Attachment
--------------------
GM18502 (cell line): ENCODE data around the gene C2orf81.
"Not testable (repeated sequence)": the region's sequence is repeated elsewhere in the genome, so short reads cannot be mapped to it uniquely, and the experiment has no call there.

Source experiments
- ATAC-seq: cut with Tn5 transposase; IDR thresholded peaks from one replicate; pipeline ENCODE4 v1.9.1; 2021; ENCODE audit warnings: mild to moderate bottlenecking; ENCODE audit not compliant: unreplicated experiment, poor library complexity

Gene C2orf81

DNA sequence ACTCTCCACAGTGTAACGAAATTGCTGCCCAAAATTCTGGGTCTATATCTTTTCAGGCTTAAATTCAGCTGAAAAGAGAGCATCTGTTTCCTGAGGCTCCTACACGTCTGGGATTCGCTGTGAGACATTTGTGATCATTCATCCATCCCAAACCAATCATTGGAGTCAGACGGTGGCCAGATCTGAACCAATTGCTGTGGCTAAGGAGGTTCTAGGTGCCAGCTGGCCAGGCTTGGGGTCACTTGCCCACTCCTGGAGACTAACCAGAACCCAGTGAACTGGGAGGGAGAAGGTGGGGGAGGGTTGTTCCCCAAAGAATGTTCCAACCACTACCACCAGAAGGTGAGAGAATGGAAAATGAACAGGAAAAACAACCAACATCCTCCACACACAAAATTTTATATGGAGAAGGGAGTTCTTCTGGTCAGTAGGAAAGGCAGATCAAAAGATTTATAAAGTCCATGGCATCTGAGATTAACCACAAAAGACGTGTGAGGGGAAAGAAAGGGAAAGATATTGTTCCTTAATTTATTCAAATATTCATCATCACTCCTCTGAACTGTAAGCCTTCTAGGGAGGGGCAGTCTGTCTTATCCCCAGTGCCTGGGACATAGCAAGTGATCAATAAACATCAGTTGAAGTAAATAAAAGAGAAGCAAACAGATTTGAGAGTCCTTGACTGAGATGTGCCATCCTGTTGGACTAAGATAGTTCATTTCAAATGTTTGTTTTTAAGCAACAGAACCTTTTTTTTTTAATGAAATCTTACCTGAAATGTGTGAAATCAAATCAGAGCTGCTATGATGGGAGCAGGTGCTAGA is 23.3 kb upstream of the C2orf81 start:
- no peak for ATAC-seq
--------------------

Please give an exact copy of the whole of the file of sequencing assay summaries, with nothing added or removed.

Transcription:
GM18502 (cell line): ENCODE data around the gene C2orf81.
"Not testable (repeated sequence)": the region's sequence is repeated elsewhere in the genome, so short reads cannot be mapped to it uniquely, and the experiment has no call there.

Source experiments
- ATAC-seq: cut with Tn5 transposase; IDR thresholded peaks from one replicate; pipeline ENCODE4 v1.9.1; 2021; ENCODE audit warnings: mild to moderate bottlenecking; ENCODE audit not compliant: unreplicated experiment, poor library complexity

Gene C2orf81

DNA sequence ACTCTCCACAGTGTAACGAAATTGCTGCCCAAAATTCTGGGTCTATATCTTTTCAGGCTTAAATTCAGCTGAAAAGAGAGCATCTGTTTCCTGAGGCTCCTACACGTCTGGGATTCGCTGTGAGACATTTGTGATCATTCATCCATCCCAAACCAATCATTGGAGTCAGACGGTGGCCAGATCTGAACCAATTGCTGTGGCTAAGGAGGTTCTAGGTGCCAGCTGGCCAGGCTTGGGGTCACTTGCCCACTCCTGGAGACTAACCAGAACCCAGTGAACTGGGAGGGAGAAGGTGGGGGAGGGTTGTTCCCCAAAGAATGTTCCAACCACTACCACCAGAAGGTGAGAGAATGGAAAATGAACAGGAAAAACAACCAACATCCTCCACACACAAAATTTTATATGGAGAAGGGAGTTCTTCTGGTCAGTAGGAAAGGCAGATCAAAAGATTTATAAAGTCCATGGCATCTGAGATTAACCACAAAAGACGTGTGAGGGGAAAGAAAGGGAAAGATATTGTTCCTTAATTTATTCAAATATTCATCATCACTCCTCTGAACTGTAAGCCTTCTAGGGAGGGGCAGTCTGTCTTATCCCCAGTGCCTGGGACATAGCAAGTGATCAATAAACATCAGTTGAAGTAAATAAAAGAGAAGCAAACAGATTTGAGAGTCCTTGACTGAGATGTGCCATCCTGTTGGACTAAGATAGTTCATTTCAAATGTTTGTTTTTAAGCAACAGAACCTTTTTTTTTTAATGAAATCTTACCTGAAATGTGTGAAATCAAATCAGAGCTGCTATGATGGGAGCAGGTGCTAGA is 23.3 kb upstream of the C2orf81 start:
- no peak for ATAC-seq